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Article
March 1940

CLINICAL CHARACTERIZATION OF PRIMARY CARCINOMA OF THE BODY AND TAIL OF THE PANCREAS

Author Affiliations

NEW YORK

From the Medical Division, the Mount Sinai Hospital service of Dr. George Baehr.

Arch Intern Med (Chic). 1940;65(3):607-626. doi:10.1001/archinte.1940.00190090144009
Abstract

Carcinoma of the body and tail of the pancreas is by no means a rarity, yet its diagnosis is felt to be difficult because physical findings are commonly absent and the symptom complex is vague in many of the cases.

The clinical characteristics of primary neoplasm of the head of the pancreas have been recognized since Dieulafoy1 described jaundice due to obstruction of the common bile duct. In 1908 Chauffard2 differentiated between the cancer involving the head of the pancreas, termed pancreatico-biliaire, and that involving the body and tail, designated pancreatico-solaire. The latter characterization was based on the supposed localization of the pain in the region of the solar plexus, as a result of invasion by the pancreatic tumor. This type of pain, however, is observed only in isolated instances.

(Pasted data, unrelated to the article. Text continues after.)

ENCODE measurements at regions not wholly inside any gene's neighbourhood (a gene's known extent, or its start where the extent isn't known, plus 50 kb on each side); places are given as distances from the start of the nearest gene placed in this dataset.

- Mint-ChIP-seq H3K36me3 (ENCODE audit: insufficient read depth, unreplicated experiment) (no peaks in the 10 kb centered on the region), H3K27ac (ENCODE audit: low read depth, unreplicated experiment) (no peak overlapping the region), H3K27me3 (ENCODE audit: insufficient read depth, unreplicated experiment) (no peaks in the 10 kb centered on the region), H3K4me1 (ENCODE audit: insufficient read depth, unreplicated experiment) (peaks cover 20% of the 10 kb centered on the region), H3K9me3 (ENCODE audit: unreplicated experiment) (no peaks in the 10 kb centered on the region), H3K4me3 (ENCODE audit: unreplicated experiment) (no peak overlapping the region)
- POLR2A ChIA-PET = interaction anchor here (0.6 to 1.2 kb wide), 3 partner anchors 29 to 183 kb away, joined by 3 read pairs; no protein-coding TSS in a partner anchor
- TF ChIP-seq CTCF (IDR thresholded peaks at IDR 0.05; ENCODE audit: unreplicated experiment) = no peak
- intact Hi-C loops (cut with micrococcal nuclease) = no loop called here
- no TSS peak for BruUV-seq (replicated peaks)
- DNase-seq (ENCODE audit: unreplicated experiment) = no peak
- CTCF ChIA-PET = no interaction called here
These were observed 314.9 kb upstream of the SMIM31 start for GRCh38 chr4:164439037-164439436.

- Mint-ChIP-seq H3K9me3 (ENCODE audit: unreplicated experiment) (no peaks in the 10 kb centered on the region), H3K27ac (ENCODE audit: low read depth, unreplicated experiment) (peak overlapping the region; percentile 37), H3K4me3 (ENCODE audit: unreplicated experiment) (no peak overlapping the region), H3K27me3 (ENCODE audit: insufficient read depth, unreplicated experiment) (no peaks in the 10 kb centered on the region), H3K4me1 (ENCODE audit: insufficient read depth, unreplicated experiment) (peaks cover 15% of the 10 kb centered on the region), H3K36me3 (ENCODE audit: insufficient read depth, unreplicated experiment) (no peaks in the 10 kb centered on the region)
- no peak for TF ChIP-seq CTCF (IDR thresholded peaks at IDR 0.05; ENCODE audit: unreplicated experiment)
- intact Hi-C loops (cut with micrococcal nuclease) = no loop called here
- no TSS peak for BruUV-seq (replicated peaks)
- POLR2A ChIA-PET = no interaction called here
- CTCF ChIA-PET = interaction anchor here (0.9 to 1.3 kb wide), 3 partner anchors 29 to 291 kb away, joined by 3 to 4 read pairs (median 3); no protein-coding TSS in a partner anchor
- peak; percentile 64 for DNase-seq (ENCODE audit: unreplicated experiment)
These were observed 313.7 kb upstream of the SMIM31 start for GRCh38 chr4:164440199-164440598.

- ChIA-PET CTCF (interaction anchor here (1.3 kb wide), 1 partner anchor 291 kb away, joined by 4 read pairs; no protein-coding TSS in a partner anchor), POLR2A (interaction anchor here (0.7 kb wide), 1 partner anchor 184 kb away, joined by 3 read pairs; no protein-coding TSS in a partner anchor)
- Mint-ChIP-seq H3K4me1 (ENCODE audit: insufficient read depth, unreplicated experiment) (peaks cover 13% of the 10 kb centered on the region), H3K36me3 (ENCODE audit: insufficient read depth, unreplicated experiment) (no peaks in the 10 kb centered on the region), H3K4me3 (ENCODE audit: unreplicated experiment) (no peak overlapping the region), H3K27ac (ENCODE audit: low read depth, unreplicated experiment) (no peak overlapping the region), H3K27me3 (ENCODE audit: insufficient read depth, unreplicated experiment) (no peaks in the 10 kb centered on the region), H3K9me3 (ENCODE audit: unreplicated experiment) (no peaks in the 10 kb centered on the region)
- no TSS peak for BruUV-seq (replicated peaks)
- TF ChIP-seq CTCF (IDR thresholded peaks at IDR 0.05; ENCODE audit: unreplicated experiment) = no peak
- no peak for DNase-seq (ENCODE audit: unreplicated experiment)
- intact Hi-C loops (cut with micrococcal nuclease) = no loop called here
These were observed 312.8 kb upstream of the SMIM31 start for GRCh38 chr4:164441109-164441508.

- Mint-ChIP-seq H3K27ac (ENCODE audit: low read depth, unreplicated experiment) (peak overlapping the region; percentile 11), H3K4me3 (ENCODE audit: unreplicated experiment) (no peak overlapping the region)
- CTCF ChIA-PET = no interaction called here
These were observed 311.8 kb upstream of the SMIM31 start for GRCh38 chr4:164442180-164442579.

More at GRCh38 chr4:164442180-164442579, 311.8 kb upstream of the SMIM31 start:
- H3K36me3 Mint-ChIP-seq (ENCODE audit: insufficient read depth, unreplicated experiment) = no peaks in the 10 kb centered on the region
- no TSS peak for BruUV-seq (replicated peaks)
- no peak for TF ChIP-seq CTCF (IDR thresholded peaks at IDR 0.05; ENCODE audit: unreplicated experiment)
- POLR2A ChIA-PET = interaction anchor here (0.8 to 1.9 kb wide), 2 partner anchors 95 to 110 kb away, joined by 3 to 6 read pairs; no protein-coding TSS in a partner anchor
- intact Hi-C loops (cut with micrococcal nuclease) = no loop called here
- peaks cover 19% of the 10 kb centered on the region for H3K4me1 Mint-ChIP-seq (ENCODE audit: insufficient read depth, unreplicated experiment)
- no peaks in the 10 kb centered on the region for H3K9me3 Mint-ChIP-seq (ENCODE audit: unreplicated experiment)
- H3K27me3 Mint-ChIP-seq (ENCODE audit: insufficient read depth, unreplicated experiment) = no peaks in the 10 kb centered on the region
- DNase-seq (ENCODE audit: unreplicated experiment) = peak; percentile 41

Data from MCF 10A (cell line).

Several observers have described a definite mental pattern of anxiety, nervousness, depression and insomnia in patients suffering from

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